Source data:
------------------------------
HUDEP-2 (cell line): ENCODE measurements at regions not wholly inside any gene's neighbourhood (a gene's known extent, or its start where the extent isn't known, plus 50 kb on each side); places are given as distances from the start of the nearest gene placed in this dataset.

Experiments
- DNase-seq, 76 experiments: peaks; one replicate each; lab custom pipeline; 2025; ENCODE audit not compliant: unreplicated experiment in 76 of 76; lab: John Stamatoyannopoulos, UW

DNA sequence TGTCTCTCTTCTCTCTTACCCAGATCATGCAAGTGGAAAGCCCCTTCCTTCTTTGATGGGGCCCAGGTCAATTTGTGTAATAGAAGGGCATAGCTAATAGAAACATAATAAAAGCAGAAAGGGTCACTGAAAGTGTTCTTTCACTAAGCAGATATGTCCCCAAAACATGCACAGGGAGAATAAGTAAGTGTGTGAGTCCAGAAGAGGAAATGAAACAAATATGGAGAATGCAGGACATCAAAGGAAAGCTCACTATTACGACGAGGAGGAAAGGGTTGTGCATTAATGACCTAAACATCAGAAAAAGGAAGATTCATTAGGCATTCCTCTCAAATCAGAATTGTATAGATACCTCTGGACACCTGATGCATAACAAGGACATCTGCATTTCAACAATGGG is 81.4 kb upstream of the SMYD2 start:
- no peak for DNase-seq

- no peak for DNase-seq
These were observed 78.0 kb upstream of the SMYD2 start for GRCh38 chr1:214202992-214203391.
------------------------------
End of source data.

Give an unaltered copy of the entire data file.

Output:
HUDEP-2 (cell line): ENCODE measurements at regions not wholly inside any gene's neighbourhood (a gene's known extent, or its start where the extent isn't known, plus 50 kb on each side); places are given as distances from the start of the nearest gene placed in this dataset.

Experiments
- DNase-seq, 76 experiments: peaks; one replicate each; lab custom pipeline; 2025; ENCODE audit not compliant: unreplicated experiment in 76 of 76; lab: John Stamatoyannopoulos, UW

DNA sequence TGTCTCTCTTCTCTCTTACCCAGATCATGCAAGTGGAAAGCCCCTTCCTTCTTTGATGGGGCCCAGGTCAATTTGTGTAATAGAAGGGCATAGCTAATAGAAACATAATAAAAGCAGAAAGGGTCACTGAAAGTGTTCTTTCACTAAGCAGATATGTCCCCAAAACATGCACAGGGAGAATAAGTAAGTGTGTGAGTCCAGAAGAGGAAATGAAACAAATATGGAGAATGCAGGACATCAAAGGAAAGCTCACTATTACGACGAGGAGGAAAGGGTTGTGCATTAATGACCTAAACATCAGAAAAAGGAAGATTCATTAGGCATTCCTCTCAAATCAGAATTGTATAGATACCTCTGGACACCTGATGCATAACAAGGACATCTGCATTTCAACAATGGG is 81.4 kb upstream of the SMYD2 start:
- no peak for DNase-seq

- no peak for DNase-seq
These were observed 78.0 kb upstream of the SMYD2 start for GRCh38 chr1:214202992-214203391.